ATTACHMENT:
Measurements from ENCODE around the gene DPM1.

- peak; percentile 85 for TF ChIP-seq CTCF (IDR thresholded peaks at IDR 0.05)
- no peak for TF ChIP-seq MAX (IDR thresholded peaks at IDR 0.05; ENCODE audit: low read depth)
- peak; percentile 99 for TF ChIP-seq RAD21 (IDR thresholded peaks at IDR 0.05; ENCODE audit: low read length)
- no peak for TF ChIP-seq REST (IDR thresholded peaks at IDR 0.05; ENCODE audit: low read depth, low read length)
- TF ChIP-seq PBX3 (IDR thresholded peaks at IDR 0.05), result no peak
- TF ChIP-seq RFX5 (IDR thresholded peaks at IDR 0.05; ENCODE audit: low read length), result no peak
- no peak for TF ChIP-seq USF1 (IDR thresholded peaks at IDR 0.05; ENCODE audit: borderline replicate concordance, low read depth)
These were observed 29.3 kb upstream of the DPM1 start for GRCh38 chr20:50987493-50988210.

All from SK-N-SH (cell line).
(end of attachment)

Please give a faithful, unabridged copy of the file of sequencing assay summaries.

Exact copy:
Measurements from ENCODE around the gene DPM1.

- peak; percentile 85 for TF ChIP-seq CTCF (IDR thresholded peaks at IDR 0.05)
- no peak for TF ChIP-seq MAX (IDR thresholded peaks at IDR 0.05; ENCODE audit: low read depth)
- peak; percentile 99 for TF ChIP-seq RAD21 (IDR thresholded peaks at IDR 0.05; ENCODE audit: low read length)
- no peak for TF ChIP-seq REST (IDR thresholded peaks at IDR 0.05; ENCODE audit: low read depth, low read length)
- TF ChIP-seq PBX3 (IDR thresholded peaks at IDR 0.05), result no peak
- TF ChIP-seq RFX5 (IDR thresholded peaks at IDR 0.05; ENCODE audit: low read length), result no peak
- no peak for TF ChIP-seq USF1 (IDR thresholded peaks at IDR 0.05; ENCODE audit: borderline replicate concordance, low read depth)
These were observed 29.3 kb upstream of the DPM1 start for GRCh38 chr20:50987493-50988210.

All from SK-N-SH (cell line).